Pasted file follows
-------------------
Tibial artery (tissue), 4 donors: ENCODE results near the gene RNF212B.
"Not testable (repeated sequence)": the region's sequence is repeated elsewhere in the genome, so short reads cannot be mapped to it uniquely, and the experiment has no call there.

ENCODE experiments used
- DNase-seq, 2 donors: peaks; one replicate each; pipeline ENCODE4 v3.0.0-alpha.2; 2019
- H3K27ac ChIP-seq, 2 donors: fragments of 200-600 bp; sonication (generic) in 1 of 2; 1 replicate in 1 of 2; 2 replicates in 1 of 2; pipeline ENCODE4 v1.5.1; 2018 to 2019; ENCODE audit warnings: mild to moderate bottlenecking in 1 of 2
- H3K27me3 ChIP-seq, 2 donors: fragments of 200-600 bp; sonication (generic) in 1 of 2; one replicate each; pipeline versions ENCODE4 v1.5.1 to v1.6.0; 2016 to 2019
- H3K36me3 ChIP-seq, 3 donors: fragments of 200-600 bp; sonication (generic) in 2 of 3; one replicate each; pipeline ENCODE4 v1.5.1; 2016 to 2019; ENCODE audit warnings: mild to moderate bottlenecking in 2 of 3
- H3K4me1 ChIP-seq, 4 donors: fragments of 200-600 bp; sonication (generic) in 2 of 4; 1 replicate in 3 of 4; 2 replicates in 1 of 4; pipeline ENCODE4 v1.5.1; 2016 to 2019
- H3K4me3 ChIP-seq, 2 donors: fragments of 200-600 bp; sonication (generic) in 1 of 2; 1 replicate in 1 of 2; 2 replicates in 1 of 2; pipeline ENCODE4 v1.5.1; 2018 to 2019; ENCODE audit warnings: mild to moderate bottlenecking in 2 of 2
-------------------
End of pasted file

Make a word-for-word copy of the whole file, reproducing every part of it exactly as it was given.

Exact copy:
Tibial artery (tissue), 4 donors: ENCODE results near the gene RNF212B.
"Not testable (repeated sequence)": the region's sequence is repeated elsewhere in the genome, so short reads cannot be mapped to it uniquely, and the experiment has no call there.

ENCODE experiments used
- DNase-seq, 2 donors: peaks; one replicate each; pipeline ENCODE4 v3.0.0-alpha.2; 2019
- H3K27ac ChIP-seq, 2 donors: fragments of 200-600 bp; sonication (generic) in 1 of 2; 1 replicate in 1 of 2; 2 replicates in 1 of 2; pipeline ENCODE4 v1.5.1; 2018 to 2019; ENCODE audit warnings: mild to moderate bottlenecking in 1 of 2
- H3K27me3 ChIP-seq, 2 donors: fragments of 200-600 bp; sonication (generic) in 1 of 2; one replicate each; pipeline versions ENCODE4 v1.5.1 to v1.6.0; 2016 to 2019
- H3K36me3 ChIP-seq, 3 donors: fragments of 200-600 bp; sonication (generic) in 2 of 3; one replicate each; pipeline ENCODE4 v1.5.1; 2016 to 2019; ENCODE audit warnings: mild to moderate bottlenecking in 2 of 3
- H3K4me1 ChIP-seq, 4 donors: fragments of 200-600 bp; sonication (generic) in 2 of 4; 1 replicate in 3 of 4; 2 replicates in 1 of 4; pipeline ENCODE4 v1.5.1; 2016 to 2019
- H3K4me3 ChIP-seq, 2 donors: fragments of 200-600 bp; sonication (generic) in 1 of 2; 1 replicate in 1 of 2; 2 replicates in 1 of 2; pipeline ENCODE4 v1.5.1; 2018 to 2019; ENCODE audit warnings: mild to moderate bottlenecking in 2 of 2